Eye contact. Flat and glassy. But then Jock smiles and says, "You need to get out more, pal", and with that he downs his drink, rises from his stool and wolf whistles at Maggie as she puts the last of the till rolls into her briefcase. The tills are cleared and the takings are in the safe, although with Jock Cascarino as her boyfriend, there is little likelihood of robbery. Even the local kids know not to mess with the club. It helps that the brothers McCoist live in the flat above the shop.

Jock blows Maggie a final kiss and says, "See you later babe, bit of business to do."

He and Maggie have obviously already discussed the matter. Maggie puts the briefcase on the bar and sighs. "Yeah, have a ball. Don't wake me when you get in."

She walks round to the front of the bar as Jock and his goons unlock the doors and leave. She locks up again and, as Jock's Lexus pulls out of the car park, she pours herself and Billy one for the road.

Billy is the first to speak. "I just don't get it. What do you see in Kray Minor?"

Maggie sits on Jock’s still warm bar stool and leans against Billy’s shoulder. "Security. And he wouldn't hurt me, Billy, not in a thousand years. He'll hurt anyone else who gets in his way, but he'll never lay a finger on me, which is more than I can say for some. He's not so different from you, you know."

Billy is appalled that Maggie should think of him in the same light as Jock, but he doesn’t let it show. The conversation drifts and ebbs away, spiralling down through Billy's plans for Bex and the state of his love life. Maggie knocks back the dregs of her first and last drink of the evening, a little luxury at the end of another long week. Her bobbed, dyed blonde hair falls away from her head, revealing the soft skin of her earlobes. Billy wants to kiss her, imagines himself doing it and blanches.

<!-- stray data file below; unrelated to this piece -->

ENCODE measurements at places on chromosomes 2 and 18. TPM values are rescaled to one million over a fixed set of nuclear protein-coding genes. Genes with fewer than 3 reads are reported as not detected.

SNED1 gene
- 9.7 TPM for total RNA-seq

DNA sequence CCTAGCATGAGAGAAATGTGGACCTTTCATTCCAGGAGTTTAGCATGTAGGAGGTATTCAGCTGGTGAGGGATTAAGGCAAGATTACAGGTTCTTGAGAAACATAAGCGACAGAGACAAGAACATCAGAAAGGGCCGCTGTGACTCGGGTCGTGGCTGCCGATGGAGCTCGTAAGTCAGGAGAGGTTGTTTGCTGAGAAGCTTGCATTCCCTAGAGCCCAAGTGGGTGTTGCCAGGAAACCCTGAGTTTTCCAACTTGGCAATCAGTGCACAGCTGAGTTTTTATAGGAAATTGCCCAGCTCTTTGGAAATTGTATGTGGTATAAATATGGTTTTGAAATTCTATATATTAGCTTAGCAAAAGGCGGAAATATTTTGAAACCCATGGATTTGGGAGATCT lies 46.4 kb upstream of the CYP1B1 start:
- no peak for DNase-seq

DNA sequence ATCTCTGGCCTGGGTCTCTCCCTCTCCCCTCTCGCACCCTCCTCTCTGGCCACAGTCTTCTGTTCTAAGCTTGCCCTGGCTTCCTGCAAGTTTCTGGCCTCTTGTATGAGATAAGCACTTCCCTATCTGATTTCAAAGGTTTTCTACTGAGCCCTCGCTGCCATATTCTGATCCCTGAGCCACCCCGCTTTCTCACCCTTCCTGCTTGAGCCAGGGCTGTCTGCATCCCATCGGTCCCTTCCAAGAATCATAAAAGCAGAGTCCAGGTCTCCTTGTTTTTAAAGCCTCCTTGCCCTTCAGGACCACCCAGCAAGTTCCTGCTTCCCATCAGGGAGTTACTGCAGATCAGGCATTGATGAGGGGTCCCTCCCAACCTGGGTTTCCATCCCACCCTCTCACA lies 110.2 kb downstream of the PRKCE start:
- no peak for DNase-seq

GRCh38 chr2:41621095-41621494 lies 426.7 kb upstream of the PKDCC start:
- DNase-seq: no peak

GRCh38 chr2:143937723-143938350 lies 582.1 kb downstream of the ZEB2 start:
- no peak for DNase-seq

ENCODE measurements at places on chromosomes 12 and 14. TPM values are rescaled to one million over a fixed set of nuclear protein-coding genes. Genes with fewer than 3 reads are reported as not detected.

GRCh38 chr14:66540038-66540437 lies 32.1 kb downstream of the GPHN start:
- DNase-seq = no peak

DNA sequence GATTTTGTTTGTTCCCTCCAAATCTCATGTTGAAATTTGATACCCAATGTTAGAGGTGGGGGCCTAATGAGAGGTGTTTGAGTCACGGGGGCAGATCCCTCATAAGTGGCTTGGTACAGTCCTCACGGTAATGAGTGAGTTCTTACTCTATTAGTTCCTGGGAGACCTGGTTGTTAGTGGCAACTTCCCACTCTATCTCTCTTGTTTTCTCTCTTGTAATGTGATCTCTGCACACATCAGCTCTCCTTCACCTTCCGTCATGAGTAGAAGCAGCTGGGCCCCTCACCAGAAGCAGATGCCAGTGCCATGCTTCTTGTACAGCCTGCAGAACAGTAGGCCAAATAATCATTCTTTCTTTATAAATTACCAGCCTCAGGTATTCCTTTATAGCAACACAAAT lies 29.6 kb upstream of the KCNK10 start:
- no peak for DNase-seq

Maggie straightens up, stands and says, "Come on, you old groaner, time to hit the road".

Maggie and Billy kill the lights and walk out of the club. Maggie sets the alarm and puts the keys into her briefcase. Once outside Billy offers Maggie his arm, which she takes, and they walk across the car park to her car, a bright blue Mini convertible.

"You're a good man, Billy Whitlow", she says as he turns to leave. "Don't let Jock get to you. In his own way he's a good man too. See you soon."

This is the moment, the minute when he breaks the spell. Alone in a car park under sodium orange lights, with the world tucked up and Jock out of sight, Billy can feel Maggie in his arms, can see her brief but ultimately useless protest fade away as she realises that Billy is her man. He hesitates, checks his step and wills Maggie to say something, anything that might call him back to her side. All that he hears is the beep of central locking and a car door opening. His foot falls back to earth with a dew damp, tarmacadam slap. He coughs and heads away from the woman of his dreams, whispering a gentle adieu.

"Take care, Maggie".

It's three o'clock on Sunday morning.

Billy has a choice of route home. He could take the coast road that runs through Fremington's quiet little world of bungalow boredom, but he prefers to see the lights of Bideford scatter along the Torridge Estuary as he breasts the last hill on the main trunk.